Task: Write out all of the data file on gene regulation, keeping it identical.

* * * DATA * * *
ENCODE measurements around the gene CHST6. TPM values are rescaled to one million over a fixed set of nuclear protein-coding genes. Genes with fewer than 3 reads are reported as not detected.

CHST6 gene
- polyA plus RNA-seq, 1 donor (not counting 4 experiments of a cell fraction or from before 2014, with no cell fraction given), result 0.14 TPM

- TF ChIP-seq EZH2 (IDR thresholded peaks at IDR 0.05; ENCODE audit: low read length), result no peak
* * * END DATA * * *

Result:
ENCODE measurements around the gene CHST6. TPM values are rescaled to one million over a fixed set of nuclear protein-coding genes. Genes with fewer than 3 reads are reported as not detected.

CHST6 gene
- polyA plus RNA-seq, 1 donor (not counting 4 experiments of a cell fraction or from before 2014, with no cell fraction given), result 0.14 TPM

- TF ChIP-seq EZH2 (IDR thresholded peaks at IDR 0.05; ENCODE audit: low read length), result no peak